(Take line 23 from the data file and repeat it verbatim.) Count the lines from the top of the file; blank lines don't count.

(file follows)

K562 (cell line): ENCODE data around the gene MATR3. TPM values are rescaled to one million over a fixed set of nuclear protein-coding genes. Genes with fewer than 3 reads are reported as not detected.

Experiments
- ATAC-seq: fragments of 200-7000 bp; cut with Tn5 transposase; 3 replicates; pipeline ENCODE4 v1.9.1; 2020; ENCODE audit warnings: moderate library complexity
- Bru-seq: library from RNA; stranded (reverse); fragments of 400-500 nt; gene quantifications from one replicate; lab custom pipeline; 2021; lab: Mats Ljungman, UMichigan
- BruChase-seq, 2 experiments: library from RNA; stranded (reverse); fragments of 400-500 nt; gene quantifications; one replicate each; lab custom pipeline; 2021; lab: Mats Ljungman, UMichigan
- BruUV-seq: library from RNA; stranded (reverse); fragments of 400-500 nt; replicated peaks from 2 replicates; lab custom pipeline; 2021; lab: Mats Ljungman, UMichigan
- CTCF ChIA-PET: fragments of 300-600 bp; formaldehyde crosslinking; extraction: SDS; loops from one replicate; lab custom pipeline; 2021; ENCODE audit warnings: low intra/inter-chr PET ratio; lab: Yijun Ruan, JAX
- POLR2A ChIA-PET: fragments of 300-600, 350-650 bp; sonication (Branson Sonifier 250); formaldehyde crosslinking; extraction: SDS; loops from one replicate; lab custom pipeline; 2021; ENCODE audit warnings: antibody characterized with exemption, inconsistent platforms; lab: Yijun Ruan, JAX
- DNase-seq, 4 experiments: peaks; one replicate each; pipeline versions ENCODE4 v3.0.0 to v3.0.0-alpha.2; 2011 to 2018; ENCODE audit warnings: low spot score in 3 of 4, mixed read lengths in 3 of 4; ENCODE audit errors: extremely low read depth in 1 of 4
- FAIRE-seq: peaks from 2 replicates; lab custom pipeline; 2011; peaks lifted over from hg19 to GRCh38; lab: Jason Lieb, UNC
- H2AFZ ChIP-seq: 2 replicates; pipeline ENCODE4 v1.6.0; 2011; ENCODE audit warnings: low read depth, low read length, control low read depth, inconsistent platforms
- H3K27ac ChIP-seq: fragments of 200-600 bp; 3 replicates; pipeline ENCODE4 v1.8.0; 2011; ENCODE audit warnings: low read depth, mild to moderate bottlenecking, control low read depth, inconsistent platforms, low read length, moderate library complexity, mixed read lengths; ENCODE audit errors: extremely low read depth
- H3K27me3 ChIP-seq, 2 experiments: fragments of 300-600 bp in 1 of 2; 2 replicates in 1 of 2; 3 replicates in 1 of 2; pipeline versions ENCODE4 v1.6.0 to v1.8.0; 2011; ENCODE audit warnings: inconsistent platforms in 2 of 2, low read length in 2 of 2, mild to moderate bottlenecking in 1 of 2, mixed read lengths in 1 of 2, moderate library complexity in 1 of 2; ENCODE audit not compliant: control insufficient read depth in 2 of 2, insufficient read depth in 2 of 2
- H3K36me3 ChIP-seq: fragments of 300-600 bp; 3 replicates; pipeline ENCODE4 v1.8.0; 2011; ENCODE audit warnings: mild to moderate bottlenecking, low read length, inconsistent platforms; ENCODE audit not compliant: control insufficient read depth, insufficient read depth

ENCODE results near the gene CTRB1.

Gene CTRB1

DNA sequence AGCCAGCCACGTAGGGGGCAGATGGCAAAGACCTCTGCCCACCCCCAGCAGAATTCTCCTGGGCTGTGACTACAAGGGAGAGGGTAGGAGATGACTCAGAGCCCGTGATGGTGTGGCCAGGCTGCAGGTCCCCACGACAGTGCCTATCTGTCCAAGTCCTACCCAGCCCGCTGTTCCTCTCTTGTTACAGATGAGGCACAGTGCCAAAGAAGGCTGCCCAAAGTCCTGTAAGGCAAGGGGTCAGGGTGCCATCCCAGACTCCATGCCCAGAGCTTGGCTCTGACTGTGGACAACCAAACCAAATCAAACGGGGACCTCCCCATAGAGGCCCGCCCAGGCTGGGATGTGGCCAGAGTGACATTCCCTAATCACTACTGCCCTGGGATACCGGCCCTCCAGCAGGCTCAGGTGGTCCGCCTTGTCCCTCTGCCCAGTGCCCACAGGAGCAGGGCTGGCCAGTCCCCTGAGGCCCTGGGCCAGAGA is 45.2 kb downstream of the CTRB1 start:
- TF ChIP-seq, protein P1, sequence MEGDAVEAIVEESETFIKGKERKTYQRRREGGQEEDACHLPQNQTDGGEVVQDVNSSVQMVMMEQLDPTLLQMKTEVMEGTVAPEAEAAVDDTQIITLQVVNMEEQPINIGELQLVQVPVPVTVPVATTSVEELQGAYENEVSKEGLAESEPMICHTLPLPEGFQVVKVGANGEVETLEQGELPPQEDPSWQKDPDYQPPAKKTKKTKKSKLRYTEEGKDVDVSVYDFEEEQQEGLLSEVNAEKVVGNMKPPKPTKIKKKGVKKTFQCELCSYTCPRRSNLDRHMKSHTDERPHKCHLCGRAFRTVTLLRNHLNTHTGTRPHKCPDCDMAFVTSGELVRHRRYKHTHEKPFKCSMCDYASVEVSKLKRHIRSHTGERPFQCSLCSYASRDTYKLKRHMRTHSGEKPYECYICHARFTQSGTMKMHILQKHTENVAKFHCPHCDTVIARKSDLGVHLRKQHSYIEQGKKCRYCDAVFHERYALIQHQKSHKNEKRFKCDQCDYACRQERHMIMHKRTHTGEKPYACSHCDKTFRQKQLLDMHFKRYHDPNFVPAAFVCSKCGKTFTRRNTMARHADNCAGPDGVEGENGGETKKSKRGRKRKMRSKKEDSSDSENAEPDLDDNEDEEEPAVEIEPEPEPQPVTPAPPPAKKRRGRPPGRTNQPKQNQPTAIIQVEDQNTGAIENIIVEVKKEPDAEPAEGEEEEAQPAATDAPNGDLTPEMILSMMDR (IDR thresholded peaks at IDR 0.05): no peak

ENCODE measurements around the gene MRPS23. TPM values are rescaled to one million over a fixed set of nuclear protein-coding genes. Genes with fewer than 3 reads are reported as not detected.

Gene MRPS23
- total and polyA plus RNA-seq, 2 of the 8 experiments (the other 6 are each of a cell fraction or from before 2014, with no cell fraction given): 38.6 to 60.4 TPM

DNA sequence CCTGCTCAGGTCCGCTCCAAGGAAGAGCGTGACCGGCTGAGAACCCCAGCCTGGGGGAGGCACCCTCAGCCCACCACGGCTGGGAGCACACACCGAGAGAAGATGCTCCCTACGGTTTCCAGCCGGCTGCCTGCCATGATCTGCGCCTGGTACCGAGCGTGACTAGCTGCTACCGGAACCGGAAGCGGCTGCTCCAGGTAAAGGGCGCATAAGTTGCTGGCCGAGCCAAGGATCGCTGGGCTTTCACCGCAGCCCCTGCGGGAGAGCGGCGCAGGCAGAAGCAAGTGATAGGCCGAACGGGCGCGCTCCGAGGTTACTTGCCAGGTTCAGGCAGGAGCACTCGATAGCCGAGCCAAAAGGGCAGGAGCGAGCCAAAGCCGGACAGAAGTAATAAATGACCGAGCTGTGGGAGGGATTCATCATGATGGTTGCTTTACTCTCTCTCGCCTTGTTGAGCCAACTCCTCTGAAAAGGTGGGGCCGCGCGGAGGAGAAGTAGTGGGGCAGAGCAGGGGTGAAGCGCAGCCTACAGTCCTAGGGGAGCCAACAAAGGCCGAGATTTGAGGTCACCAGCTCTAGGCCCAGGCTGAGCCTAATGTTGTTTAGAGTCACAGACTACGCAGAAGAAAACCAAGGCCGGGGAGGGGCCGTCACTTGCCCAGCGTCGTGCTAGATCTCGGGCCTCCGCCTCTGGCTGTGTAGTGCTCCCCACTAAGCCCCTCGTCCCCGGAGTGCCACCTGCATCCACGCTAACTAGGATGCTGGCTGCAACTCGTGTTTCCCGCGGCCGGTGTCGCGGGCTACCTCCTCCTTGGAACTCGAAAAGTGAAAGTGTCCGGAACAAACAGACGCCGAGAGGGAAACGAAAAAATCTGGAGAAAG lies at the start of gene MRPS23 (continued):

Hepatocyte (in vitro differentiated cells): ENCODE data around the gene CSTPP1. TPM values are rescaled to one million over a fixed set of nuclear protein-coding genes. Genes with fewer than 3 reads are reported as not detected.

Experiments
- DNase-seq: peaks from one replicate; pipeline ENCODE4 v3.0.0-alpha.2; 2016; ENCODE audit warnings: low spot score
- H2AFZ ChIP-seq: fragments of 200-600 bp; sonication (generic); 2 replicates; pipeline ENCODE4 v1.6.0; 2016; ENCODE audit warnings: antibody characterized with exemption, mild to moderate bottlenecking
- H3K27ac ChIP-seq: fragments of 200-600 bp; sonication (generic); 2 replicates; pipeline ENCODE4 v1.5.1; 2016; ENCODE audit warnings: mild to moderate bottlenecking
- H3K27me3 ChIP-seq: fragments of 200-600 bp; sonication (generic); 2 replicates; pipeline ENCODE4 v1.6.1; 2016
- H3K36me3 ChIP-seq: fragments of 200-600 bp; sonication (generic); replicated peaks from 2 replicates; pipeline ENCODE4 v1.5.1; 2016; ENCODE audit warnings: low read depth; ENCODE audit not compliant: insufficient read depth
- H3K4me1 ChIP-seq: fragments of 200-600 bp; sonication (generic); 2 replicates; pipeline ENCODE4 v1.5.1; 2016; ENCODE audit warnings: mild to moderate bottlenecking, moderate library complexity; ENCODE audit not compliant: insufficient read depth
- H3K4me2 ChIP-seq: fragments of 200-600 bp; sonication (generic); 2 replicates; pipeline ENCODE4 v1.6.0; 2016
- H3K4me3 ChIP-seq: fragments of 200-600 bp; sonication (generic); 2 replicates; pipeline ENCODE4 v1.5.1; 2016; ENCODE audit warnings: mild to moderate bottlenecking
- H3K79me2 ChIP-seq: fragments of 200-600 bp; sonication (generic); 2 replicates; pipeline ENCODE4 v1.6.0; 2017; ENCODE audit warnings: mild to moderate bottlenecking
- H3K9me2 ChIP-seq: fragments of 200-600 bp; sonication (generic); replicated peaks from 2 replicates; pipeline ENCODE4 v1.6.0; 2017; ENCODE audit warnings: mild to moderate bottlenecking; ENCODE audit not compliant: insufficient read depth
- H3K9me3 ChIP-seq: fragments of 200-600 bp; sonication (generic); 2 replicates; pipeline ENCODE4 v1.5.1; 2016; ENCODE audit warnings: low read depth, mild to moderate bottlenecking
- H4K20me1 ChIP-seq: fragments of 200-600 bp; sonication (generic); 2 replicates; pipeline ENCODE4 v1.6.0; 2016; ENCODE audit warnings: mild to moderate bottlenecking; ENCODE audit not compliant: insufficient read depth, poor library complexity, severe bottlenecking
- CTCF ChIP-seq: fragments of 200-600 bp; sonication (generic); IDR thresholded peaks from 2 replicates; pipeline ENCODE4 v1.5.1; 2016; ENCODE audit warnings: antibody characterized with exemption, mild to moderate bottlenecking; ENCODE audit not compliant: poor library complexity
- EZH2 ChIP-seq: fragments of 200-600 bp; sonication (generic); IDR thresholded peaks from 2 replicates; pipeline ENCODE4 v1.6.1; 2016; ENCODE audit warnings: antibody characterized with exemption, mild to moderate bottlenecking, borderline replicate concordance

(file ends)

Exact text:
Hepatocyte (in vitro differentiated cells): ENCODE data around the gene CSTPP1. TPM values are rescaled to one million over a fixed set of nuclear protein-coding genes. Genes with fewer than 3 reads are reported as not detected.